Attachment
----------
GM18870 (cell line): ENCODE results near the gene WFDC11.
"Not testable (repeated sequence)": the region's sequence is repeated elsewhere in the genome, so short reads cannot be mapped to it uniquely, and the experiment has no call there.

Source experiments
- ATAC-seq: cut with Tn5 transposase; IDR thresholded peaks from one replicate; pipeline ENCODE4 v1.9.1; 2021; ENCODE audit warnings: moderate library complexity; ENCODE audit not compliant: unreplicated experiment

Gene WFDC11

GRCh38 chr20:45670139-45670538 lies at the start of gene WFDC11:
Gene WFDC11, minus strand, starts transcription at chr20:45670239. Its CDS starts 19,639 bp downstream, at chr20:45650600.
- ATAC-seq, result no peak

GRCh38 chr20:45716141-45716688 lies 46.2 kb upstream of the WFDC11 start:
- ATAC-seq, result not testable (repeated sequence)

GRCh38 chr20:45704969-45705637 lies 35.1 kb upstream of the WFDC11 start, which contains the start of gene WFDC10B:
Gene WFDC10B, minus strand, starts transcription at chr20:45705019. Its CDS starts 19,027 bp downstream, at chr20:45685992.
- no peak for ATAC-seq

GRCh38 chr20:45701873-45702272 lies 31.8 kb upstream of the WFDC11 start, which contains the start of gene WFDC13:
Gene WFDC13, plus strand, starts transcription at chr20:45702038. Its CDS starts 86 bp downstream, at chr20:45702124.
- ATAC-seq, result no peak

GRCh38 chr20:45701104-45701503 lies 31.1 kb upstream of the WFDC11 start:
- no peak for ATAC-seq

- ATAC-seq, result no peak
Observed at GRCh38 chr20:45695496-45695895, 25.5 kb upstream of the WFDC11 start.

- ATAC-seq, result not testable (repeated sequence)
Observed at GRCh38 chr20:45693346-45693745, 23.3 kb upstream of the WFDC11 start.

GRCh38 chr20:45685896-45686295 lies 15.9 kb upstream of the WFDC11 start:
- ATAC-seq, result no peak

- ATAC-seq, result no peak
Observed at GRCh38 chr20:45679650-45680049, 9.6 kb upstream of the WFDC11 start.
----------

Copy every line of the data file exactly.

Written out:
GM18870 (cell line): ENCODE results near the gene WFDC11.
"Not testable (repeated sequence)": the region's sequence is repeated elsewhere in the genome, so short reads cannot be mapped to it uniquely, and the experiment has no call there.

Source experiments
- ATAC-seq: cut with Tn5 transposase; IDR thresholded peaks from one replicate; pipeline ENCODE4 v1.9.1; 2021; ENCODE audit warnings: moderate library complexity; ENCODE audit not compliant: unreplicated experiment

Gene WFDC11

GRCh38 chr20:45670139-45670538 lies at the start of gene WFDC11:
Gene WFDC11, minus strand, starts transcription at chr20:45670239. Its CDS starts 19,639 bp downstream, at chr20:45650600.
- ATAC-seq, result no peak

GRCh38 chr20:45716141-45716688 lies 46.2 kb upstream of the WFDC11 start:
- ATAC-seq, result not testable (repeated sequence)

GRCh38 chr20:45704969-45705637 lies 35.1 kb upstream of the WFDC11 start, which contains the start of gene WFDC10B:
Gene WFDC10B, minus strand, starts transcription at chr20:45705019. Its CDS starts 19,027 bp downstream, at chr20:45685992.
- no peak for ATAC-seq

GRCh38 chr20:45701873-45702272 lies 31.8 kb upstream of the WFDC11 start, which contains the start of gene WFDC13:
Gene WFDC13, plus strand, starts transcription at chr20:45702038. Its CDS starts 86 bp downstream, at chr20:45702124.
- ATAC-seq, result no peak

GRCh38 chr20:45701104-45701503 lies 31.1 kb upstream of the WFDC11 start:
- no peak for ATAC-seq

- ATAC-seq, result no peak
Observed at GRCh38 chr20:45695496-45695895, 25.5 kb upstream of the WFDC11 start.

- ATAC-seq, result not testable (repeated sequence)
Observed at GRCh38 chr20:45693346-45693745, 23.3 kb upstream of the WFDC11 start.

GRCh38 chr20:45685896-45686295 lies 15.9 kb upstream of the WFDC11 start:
- ATAC-seq, result no peak

- ATAC-seq, result no peak
Observed at GRCh38 chr20:45679650-45680049, 9.6 kb upstream of the WFDC11 start.